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BBC's Gavin Hewitt reports
"France recognises it's facing an ecological disaster"
 real 28k

Wednesday, 5 January, 2000, 22:53 GMT
Oil spill damage worsens

Soldiers take a break as they remove oil from the beach at Tharon, Brittany


The oil spill from a tanker off coast of France may cost TotalFina, which chartered the vessel, up to $100m.

The news comes as a French wildlife organisation estimates that up to 100,000 birds may have died in what is being described as the biggest ever ecological disaster for Europe's seabirds.

The tanker, the Erika, spilled more than 10m litres of oil into the ocean on December 12. Much of it has now washed up on France's Atlantic coast.

TotalFina, a French company, has already put more than $6m into the emergency clean-up operation. Large sums have been spent on an oil company compensation fund and programmes to help the affected areas recover.

The greatest cost will probably be incurred by the retrieval of the oil remaining in the Erika's tanks.

Erika's wreckage 'not leaking'

The 23m litres of oil believed to be in the sunken wreck has been a serious worry for the French authorities.

A robot has been deployed to examine the state of the tanks.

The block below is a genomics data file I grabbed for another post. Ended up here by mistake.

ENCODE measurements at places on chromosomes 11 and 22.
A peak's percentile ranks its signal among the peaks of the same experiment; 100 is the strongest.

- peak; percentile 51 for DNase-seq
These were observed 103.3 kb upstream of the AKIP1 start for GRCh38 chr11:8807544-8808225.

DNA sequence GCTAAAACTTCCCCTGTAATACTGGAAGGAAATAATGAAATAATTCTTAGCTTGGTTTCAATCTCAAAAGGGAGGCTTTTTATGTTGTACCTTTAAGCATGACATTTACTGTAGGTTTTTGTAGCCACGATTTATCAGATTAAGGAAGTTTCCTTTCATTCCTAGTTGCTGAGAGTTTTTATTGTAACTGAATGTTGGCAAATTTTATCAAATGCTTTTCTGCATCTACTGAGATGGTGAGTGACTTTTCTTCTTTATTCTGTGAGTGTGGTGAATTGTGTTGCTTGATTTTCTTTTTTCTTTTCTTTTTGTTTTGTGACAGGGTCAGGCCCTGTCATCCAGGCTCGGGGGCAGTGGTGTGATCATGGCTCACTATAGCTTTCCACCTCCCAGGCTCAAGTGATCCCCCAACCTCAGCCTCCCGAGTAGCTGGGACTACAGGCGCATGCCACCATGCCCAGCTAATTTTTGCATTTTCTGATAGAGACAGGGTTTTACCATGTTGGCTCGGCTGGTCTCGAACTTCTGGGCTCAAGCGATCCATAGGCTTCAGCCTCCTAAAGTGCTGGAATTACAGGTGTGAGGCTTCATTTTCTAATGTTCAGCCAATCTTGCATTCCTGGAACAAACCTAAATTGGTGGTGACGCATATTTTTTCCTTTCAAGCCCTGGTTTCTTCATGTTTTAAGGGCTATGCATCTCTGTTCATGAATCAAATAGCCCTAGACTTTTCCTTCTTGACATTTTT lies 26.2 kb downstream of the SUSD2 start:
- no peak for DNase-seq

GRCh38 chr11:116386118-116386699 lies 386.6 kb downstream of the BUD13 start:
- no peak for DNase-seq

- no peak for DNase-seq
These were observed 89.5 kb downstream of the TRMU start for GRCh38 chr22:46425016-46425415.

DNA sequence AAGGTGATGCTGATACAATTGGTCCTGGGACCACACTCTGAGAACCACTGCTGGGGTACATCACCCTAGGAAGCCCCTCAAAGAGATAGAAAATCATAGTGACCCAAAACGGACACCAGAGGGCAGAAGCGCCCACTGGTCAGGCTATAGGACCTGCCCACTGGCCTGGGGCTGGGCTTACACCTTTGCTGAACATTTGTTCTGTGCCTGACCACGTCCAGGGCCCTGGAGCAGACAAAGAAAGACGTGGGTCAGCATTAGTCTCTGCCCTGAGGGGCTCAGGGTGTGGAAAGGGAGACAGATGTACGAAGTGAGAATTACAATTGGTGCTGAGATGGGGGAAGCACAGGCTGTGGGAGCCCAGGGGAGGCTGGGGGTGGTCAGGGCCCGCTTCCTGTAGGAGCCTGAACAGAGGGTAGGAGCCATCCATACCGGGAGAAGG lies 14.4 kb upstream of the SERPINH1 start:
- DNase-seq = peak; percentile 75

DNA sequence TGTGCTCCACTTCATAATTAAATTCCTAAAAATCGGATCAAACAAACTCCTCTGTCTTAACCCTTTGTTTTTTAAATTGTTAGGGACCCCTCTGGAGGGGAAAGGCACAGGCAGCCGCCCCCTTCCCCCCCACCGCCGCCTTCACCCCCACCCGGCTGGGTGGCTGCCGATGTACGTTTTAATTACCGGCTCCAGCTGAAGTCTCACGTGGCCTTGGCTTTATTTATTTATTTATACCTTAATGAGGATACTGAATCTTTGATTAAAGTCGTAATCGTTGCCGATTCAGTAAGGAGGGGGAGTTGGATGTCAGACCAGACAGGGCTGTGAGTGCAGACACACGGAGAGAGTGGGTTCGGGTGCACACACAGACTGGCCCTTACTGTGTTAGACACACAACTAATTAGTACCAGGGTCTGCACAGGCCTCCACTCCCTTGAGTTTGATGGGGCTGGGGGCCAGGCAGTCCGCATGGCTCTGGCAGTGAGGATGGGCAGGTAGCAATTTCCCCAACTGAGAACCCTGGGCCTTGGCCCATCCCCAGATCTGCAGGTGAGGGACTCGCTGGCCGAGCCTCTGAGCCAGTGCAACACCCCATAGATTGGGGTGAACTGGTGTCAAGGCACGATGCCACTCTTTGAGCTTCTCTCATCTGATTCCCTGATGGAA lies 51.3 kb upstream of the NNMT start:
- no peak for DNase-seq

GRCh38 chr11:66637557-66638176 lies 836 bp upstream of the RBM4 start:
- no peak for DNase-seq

Facts about the Erika oil spill
350km of coastline affected
100,000 birds may have been killed
11m litres of oil spilled
23m litres remain in the wreckage

Initial reports are favourable. Images from the underwater robot suggest that the tanks are unlikely to leak.

But the BBC's Jon Sopel in Paris says the damage has already been done. Fishermen, oyster farmers and the tourism industry will all be hit.

The first of many lawsuits has been filed against those responsible for the maintenance of the tanker.

'An ecological catastrophe'

Violent storms and currents battering the affected coastline during December conspired to turn the oil spillage into an ecological catastrophe.

Thousands of tonnes of oil are washing up on a vast area of French coastline. Some 350km is affected.


A dead bird in a pool of oil

Despite a rescue operation, 21,000 seabirds are known to have died in the disaster.

The Society for the Study and Protection of Nature in Brittany estimates that the full figure could be more like 100,000.

Spokesman Bernard Cadiou pointed to research carried out after the Amoco Cadiz oil spillage in 1978.

"Scientists experimented by leaving the bodies of dead birds at the scene of the wreckage. Only 23% arrived on the coast. The same coefficient would give us about 100,000 dead birds today," Mr Cadiou said.

About 90% of the dead birds are guillemots, but puffins, gannets and kittiwakes have also been killed.

The bird's wings become coated in thick black oil and, unable to fly, they perish quickly from poisoning.

The scale of the disaster means the French have had to call in help from abroad. Hundreds of seabirds were airlifted to Exeter, in England, but many died en route.

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See also:
31 Dec 99 |  Europe
Oil firm offers clean-up cash
28 Dec 99 |  Europe
Jospin pledges action on oil tankers
28 Dec 99 |  UK
Oil birds arrive in UK
26 Dec 99 |  Europe
Oil spill takes its toll
17 Dec 99 |  Europe
Clean-up crews battle 'thick' oil slick

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